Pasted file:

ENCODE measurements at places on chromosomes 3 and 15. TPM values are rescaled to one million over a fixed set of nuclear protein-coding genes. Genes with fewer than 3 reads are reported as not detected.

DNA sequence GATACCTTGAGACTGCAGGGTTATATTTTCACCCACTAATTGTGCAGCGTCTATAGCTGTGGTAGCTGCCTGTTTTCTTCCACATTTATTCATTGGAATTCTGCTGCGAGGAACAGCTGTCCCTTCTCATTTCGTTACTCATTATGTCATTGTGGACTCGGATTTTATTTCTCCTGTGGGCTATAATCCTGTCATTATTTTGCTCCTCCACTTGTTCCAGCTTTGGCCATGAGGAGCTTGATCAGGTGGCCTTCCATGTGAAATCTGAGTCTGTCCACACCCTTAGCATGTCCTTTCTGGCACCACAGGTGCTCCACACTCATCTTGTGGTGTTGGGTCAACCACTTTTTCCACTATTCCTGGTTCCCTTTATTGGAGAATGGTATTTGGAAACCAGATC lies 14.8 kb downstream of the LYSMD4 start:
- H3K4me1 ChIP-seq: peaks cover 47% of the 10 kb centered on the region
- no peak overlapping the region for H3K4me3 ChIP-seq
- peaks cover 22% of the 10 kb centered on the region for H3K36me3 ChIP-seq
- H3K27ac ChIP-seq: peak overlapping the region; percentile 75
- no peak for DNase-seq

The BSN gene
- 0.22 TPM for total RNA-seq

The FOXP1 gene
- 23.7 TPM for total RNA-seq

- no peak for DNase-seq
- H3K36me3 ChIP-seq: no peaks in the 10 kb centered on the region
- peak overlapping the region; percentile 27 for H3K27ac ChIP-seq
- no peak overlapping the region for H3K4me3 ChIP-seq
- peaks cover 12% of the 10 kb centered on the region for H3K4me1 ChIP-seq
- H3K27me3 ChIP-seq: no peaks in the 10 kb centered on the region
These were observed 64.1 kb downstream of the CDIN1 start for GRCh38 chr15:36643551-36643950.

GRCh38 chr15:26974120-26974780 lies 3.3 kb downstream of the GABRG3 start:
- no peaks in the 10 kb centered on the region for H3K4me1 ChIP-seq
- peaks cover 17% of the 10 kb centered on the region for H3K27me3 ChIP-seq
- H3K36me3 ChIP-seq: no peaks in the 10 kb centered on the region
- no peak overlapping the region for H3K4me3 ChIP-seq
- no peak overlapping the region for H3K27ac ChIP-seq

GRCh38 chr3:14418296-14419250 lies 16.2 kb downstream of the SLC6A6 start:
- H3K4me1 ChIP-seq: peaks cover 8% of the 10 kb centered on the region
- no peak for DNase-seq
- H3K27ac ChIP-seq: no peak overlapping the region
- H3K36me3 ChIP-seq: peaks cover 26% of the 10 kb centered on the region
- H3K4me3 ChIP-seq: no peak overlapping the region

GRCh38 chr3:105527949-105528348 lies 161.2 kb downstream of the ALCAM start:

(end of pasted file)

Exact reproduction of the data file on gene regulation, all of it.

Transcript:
ENCODE measurements at places on chromosomes 3 and 15. TPM values are rescaled to one million over a fixed set of nuclear protein-coding genes. Genes with fewer than 3 reads are reported as not detected.

DNA sequence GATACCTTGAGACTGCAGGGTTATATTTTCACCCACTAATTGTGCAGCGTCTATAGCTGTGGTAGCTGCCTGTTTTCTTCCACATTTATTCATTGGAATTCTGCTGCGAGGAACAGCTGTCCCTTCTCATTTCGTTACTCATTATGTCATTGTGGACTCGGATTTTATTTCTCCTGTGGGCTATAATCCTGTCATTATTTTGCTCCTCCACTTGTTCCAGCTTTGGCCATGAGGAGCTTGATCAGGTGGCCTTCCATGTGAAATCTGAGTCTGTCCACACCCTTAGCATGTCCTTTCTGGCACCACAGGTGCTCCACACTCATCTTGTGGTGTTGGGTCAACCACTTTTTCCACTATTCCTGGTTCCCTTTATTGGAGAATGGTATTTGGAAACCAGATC lies 14.8 kb downstream of the LYSMD4 start:
- H3K4me1 ChIP-seq: peaks cover 47% of the 10 kb centered on the region
- no peak overlapping the region for H3K4me3 ChIP-seq
- peaks cover 22% of the 10 kb centered on the region for H3K36me3 ChIP-seq
- H3K27ac ChIP-seq: peak overlapping the region; percentile 75
- no peak for DNase-seq

The BSN gene
- 0.22 TPM for total RNA-seq

The FOXP1 gene
- 23.7 TPM for total RNA-seq

- no peak for DNase-seq
- H3K36me3 ChIP-seq: no peaks in the 10 kb centered on the region
- peak overlapping the region; percentile 27 for H3K27ac ChIP-seq
- no peak overlapping the region for H3K4me3 ChIP-seq
- peaks cover 12% of the 10 kb centered on the region for H3K4me1 ChIP-seq
- H3K27me3 ChIP-seq: no peaks in the 10 kb centered on the region
These were observed 64.1 kb downstream of the CDIN1 start for GRCh38 chr15:36643551-36643950.

GRCh38 chr15:26974120-26974780 lies 3.3 kb downstream of the GABRG3 start:
- no peaks in the 10 kb centered on the region for H3K4me1 ChIP-seq
- peaks cover 17% of the 10 kb centered on the region for H3K27me3 ChIP-seq
- H3K36me3 ChIP-seq: no peaks in the 10 kb centered on the region
- no peak overlapping the region for H3K4me3 ChIP-seq
- no peak overlapping the region for H3K27ac ChIP-seq

GRCh38 chr3:14418296-14419250 lies 16.2 kb downstream of the SLC6A6 start:
- H3K4me1 ChIP-seq: peaks cover 8% of the 10 kb centered on the region
- no peak for DNase-seq
- H3K27ac ChIP-seq: no peak overlapping the region
- H3K36me3 ChIP-seq: peaks cover 26% of the 10 kb centered on the region
- H3K4me3 ChIP-seq: no peak overlapping the region

GRCh38 chr3:105527949-105528348 lies 161.2 kb downstream of the ALCAM start: